Each year when celebrations for the Lunar New Year begin in Orange County, I’m reminded of the cultural tour I took of Little Saigon with my friend Monique to learn about Tet traditions during the Lunar New Year.
We met at the ABC Supermarket shopping center at Bolsaand Brookhurst in what’s known as Little Saigon in Westminster. The Lunar New Year is the most important holiday in Vietnamese culture and its traditions are passed down from one generation to the next.
Always curious about the foods that play an important role in cultural traditions, I attended a cooking demonstration by Chef Haley Nguyen of Xanh Bistro in Fountain Valley, CA, where I learned about the legend behind Banh Chung, how the rice cakes are made, and how it became a symbol of Tet.
A traditional food gift for the Lunar New Year, Chef Haley Nguyen demonstrated the fine art of wrapping the square cakes of rice, mung bean and pork in banana leaves and then boiling them. In front of a small, but avid group of Vietnamese food and culture lovers, she shared a bit of the legend behind banh chung: rice is the staff of life for the people and the banana leaves signify the love of parents who would always protect their children; and the difference between square and round shapes (square cakes represent life on earth and is the tradition in northern Vietnam and the round shape stands for heaven above and is from the south).
Preparations for Chinese New Year (also known as Lunar New Year, Tet Festival, and Spring Festival) and welcoming the Year of the Dragon on January 23rd, have been underway for weeks in Asian households around the world. Although the Lunar New Year is observed in all of East Asia influenced by Chinese civilization, each country celebrates it in a way unique to that country. For the Vietnamese and Chinese people, 2012 is the Year of the Dragon (it doesn’t always coincide with the Chinese animal). Being born in the Year of the Dragon is considered most desirable, especially for boys, as the Dragon has been the symbol of royalty for thousands of years and is believed to bring luck, strength, royalty, wisdom, and a promising future.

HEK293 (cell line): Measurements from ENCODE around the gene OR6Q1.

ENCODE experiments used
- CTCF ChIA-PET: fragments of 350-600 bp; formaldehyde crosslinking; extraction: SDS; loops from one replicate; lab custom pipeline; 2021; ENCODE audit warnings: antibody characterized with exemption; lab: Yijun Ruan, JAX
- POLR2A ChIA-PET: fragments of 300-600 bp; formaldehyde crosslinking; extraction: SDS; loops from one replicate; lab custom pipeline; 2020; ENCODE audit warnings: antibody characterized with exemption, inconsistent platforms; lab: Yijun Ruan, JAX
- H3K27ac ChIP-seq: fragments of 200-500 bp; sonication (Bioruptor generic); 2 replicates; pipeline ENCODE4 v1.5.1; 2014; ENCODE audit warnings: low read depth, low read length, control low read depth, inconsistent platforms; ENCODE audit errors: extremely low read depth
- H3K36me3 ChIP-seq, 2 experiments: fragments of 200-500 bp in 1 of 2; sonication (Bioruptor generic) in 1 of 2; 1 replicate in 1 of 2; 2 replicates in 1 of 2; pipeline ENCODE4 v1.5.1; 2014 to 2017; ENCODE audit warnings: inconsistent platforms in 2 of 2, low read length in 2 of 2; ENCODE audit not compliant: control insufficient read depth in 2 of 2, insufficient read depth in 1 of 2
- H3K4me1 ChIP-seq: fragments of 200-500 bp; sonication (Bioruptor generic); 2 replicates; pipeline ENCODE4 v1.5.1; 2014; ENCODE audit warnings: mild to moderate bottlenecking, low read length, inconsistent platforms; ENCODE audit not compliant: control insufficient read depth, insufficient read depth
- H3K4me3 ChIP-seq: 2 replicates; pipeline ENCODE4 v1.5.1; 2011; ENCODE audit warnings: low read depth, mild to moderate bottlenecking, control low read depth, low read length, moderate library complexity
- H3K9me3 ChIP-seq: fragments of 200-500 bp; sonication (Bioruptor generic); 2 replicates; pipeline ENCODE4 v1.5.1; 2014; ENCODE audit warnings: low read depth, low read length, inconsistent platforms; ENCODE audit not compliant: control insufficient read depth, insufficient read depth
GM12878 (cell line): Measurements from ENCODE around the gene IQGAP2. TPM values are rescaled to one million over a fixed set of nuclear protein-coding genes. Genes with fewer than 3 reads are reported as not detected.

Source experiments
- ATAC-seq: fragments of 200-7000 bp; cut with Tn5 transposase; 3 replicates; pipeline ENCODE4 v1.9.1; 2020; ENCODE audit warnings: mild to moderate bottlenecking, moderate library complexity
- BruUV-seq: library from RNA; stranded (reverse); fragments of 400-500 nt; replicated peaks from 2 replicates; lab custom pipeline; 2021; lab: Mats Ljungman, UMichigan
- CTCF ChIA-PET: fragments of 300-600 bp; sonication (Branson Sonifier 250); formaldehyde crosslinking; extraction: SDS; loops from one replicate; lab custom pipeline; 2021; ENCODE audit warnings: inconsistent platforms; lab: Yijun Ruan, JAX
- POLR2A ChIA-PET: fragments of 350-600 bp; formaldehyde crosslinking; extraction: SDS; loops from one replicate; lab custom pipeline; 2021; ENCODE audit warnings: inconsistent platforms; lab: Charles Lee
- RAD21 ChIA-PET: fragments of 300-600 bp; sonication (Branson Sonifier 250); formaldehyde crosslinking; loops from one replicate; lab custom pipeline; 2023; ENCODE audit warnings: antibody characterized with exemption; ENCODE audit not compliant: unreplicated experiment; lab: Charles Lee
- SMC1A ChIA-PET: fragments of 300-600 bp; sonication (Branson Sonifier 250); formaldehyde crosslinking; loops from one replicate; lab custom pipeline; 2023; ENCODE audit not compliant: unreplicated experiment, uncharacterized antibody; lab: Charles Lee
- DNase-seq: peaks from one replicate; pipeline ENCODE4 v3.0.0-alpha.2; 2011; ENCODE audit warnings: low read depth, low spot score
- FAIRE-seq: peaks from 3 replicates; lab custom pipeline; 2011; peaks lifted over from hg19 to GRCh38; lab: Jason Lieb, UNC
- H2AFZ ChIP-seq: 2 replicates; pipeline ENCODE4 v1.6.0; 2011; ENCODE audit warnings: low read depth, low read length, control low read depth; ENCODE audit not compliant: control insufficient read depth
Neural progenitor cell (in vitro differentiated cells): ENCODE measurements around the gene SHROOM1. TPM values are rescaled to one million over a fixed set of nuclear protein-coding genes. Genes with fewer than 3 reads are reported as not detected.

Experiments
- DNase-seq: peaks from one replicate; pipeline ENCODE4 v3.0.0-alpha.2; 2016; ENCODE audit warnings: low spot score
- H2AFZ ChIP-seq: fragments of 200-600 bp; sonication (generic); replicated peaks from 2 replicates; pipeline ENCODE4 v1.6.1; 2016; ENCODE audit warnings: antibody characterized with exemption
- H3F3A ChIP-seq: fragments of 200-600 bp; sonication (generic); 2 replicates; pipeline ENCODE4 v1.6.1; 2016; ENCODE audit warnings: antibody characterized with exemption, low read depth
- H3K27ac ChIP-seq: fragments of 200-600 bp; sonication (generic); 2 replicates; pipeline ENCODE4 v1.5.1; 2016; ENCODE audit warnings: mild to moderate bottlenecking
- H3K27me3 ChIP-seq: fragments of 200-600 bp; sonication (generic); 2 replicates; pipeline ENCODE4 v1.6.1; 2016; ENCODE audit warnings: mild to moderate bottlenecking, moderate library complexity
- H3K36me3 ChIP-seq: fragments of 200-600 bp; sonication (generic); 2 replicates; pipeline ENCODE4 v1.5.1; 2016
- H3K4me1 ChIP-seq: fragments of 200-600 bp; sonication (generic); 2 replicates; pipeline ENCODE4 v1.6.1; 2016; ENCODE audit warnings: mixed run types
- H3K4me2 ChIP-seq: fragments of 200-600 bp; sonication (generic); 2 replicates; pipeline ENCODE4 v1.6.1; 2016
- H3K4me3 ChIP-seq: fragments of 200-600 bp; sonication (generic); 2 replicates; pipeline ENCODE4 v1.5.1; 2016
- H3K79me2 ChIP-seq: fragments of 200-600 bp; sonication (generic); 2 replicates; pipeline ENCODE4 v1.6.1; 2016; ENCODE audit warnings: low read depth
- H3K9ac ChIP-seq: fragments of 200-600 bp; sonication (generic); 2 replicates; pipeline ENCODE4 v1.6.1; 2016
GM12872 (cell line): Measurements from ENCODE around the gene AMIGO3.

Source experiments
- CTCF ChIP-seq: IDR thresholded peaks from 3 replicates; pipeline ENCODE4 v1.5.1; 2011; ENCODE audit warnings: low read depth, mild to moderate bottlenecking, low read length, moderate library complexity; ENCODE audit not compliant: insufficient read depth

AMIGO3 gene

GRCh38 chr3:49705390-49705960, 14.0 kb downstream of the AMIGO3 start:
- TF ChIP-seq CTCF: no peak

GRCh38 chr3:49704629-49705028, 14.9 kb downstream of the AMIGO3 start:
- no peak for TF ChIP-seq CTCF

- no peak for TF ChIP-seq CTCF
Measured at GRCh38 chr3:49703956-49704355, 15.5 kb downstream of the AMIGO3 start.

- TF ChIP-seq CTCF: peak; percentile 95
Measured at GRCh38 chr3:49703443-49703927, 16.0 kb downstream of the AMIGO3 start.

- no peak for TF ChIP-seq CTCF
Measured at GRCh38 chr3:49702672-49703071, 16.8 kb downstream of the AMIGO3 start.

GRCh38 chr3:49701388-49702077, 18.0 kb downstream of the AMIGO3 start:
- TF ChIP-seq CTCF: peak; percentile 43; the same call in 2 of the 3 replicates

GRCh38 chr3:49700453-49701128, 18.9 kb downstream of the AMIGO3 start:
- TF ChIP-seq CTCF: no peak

Only 10:30 a.m. and traffic was backed up on Brookhurst and the parking lot was swarming with erratic drivers looking for a spot. I parked way in the back.
Flowers are an important part of decorating a home for Chinese New Year. Plum blossom and water narcissus are the two flowers most associated with the New Year.
In the midst of the crush of shoppers and staccato sounds of a foreign language, were two monks walking, eyes cast downward, moving silently amongst the crowd carrying a bamboo container tucked under their robes, discreetly revealed only when a passer-by offers a few dollars.
Tangerines, oranges and pomelos are frequently displayed in homes and stores. Tangerines are symbolic of good luck and oranges are symbolic of wealth. The first store we entered had a tangerine tree decorated with lai-see envelopes (also called hong-bao). Money is placed inside the red envelopes and given to children and young adults as gifts.
Traditional Tet gifts given to families are rice cakes called banh chung made from white rice, marinated strips of pork, and yellow mung beans. I wanted to photograph Monique making a traditional New Years’ food but she told me that everyone buys Banh Chung in stores now because they are too labor intensive to make at home. A touching article by Ky-Phong Tran in the Orange County Register recalls memories of his grandfather making the rice cakes every New Year – the only thing he ever made – and how this tradition was his father’s way of reaching back 35 years and 8,000 miles to his childhood in the homeland.
Colorful containers of candies and nuts are given as gifts during Tet. You can see stacks of them in every food store,
From here we went to the fruit market where Monique identified the exotic fruits for me and described their taste and how they’re eaten. There was dragon fruit, an exotic lemon that looks like it has “fingers”, gigantic jack fruit whose seeds are boiled and taste like chestnuts, prickly durian that’s called “stinky fruit” and has a custardy filling. I bought a package of mangostine. To eat, they are cracked open to reveal white fruit segments similar to an orange.
Monique purchased some traditional Vietnamese desserts, made from rice and similar to what we know as tapioca or rice pudding, and bought plum blossoms for her home from a familiar vendor with a better price than the ones we priced earlier.
More commotion erupted when the police and zoning people arrived and vendors were told that they couldn’t be spilling over into the fire lane and some were sent packing because they had no sellers license.
The week ahead brings the parades and pageantry of Tet Festival followed by 10 days of celebrating the Year of the Dragon with family and friends.
Chuc Mung Nam Moi!